Sequencing. DNA sequencing was carried out according to the method of Sanger et al. [16]. Single-stranded DNA was prepared from the insert liberated from EcoRI-digested clone EgPS-3 ADNA by sub-cloning in M13mpl9 [17] according to Amersham protocols. A New England Biolabs 17mer primer (Cat No. 1212) was used to prime the sequencing reactions. Both strands of the cDNA were sequenced. Amino-acid sequencing of gel-purified 12-kDa antigen was carried out on Applied Biosystems 470A gas phase and 477A pulsed liquid phase peptide sequenators. Phenylthiohydantoin amino acids were detected with an on-line Applied Biosystems 120A analyser. Data collection and analysis were performed with an Applied Biosystems 900A module calibrated with 25-pmol phenylthiohydantoin-amino acid standards [18].

Assays for protease inhibition. Protease inhibition was performed in a microplate assay with radioactively labelled gelatin as a substrate [19]. The following enzymes from Sigma were used in the assay: TPCK Trypsin type XIII from bovine' pancreas (T8642); c~-chymotrypsin type I from bovine pancreas (C1384); elastase type IV from porcine pancreas (EO258). 25 /zl of a 250 ng m l - l solution of enzyme in PBS, pH 7.4, was added to each well and samples of the 12-kDa antigen, 70-90kDa control proteins and c~-1 antitrypsin from human plasma (Sigma A9024) were diluted in PBS and added in a volume of 25 #1. All incubations were carried out for 16 h at 37°C. Each supernatant and the corresponding well were counted in a LKB gamma-counter and the percentage counts released were then calculated for each sample as follows: cpm (supernatant)/(cpm (wells)) x 100%.

(supernatant)

+ cpm

The background counts released by inhibitor alone

84 were subtracted from each sample.

Assays for inhibition of neutrophil chemotaxis. Assays were carried out in modified Boyden chambers as described [20]. Purified rabbit C5adesarg was a gift from Peter Jose, Cardiothoracic Institute, University of London. Platelet activating factor (PAF) was a commercial preparation (Sigma P9525). Human peripheral neutrophils were isolated (from J.C.S.) by pelleting through Ficoll-Paque according to Nagy et al. [20]. Chemoattractant and inhibitor were diluted in HBSS, 0.4% (w/v) ovalbumin, 30 mM Hepes, pH 7.35 and 25 lzl placed in the bottom chambers. After overlaying the bottom chambers with nitrocellulose (Sartorius SM11301, 8 #m pore size) the top chambers were clamped into position and 25 itl of cells (2 x 106 per ml of HBSS, 0.4% (w/v) ovalbumin, 30 mM Hepes, pH 7.35) added. The chambers were incubated for 90 min at 37°C. The nitrocellulose filters were fixed in absolute alcohol for 2 min and stained in haematoxylin. Assays were performed in triplicate and cells that had migrated to the bottom surface of the filter were counted after coding in ten high-power fields. Dose-response curves for both C5a and PAF were obtained before assaying for inhibition in order to confirm the responsiveness of the cells and the optimum chemoattractant concentration. Results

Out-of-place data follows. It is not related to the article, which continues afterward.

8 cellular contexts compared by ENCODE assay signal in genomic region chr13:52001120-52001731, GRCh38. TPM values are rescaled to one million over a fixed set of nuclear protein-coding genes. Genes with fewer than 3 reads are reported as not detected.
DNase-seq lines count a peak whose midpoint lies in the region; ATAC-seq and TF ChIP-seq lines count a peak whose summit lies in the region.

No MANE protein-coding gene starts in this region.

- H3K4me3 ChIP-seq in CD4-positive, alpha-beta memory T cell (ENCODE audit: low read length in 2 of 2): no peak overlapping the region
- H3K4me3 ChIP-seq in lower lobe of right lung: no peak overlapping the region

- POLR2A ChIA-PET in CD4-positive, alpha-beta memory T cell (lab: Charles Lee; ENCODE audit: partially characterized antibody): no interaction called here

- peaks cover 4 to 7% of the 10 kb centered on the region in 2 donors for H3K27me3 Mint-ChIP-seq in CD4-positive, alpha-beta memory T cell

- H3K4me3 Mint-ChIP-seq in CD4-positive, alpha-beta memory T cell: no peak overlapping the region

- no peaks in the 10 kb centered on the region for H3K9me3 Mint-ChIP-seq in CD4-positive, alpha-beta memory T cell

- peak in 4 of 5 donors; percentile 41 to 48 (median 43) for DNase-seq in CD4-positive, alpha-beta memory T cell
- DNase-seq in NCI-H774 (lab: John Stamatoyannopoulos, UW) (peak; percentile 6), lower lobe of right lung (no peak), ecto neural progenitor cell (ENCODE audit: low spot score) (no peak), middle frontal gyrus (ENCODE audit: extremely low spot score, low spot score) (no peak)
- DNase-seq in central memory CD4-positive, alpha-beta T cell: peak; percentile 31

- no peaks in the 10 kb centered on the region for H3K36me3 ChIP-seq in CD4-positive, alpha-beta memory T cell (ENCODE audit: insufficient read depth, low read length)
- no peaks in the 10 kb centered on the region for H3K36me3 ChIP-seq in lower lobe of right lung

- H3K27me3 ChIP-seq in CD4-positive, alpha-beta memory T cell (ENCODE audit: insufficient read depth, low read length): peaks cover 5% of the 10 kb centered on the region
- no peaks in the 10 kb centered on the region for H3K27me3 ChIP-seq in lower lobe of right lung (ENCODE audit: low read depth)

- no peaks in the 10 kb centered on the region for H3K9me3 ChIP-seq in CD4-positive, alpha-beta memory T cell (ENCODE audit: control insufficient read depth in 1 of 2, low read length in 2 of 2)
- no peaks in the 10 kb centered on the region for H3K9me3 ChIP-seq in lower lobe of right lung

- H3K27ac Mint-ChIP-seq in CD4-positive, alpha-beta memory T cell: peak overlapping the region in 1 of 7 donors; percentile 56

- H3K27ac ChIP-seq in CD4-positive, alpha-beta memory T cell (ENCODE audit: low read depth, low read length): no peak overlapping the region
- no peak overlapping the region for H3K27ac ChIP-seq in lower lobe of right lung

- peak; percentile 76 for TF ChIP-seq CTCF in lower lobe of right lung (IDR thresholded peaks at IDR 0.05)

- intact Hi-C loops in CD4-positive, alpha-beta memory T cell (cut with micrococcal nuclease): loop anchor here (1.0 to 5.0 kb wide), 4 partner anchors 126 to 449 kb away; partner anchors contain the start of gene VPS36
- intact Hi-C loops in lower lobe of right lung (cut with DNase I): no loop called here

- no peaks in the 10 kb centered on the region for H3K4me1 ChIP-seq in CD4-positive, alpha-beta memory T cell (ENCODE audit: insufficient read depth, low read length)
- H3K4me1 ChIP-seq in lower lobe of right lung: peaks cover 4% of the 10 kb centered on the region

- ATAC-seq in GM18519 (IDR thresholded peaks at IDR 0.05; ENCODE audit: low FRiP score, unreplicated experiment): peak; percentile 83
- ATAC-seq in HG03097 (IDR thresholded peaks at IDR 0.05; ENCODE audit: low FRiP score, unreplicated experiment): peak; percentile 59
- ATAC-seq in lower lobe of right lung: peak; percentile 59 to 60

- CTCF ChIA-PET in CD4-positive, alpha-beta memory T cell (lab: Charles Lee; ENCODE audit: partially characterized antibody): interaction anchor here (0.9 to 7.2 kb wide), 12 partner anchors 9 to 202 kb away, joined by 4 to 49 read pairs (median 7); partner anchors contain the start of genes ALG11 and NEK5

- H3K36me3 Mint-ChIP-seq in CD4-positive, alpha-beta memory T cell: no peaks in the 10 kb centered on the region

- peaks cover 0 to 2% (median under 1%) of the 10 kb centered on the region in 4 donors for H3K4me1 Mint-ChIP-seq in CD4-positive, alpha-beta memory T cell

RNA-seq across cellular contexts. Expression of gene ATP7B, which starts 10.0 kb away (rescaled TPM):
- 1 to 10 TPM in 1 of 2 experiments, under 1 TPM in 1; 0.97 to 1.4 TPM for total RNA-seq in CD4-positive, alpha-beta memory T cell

Isolation of the 12-kDa antigen cDNA clone. During preparatory pepsinisation of the protoscoleces, many of them were observed under the light microscope to evaginate and become motile. This activity may be accompanied by a corresponding change in the mRNA repertoire of the parasite, and possibly extensive mRNA degradation. However, pepsinisation was necessary to remove any dead or dying parasites and host material which could contaminate the mRNA. Nevertheless, in vitro translation of the isolated RNA resulted in peptides ranging from 20 to 200 kDa, indicating the translational competence of the preparation (data not shown). Fig. I shows the antigens of sheep hydatid cyst fluid bound by the antiserum used to screen the cDNA library (lane 1, panel a). A variety of anti-

gens were bound, including the 12-kDa antigen. The mouse anti-12-kDa antiserum also bound 16kDa, 20-kDa, 24-kDa and 28-kDa antigens (lane 2, panel a). In addition, antibodies absorbed on a variety of clones (panel b) showed cross-reactivity between clone EgPS-3 and 12-kDa, 16-kDa, 20kDa, 24-kDa, and 28-kDa antigens in sheep cyst fluid. Taken together, these results suggest that successive additions of 4 kDa on a basic unit of 12 kDa share a protein epitope or epitopes expressed by clone EgPS-3. The mouse anti-12-kDa antiserum failed to react with the fusion protein of clone EgPS-3, possibly because the antiserum recognises different epitopes, e.g., carbohydrate, from the selected antibody. Additional immunological evidence that clone EgPS-3 encoded epitopes of the 12-kDa antigen was provided by its binding specificity for human antibodies to E. granulosus whilst .failing to react with a pool of human sera containing anti-E, multilocularis antibodies (data not shown), shown previously [7] not to cross-react with antigen B.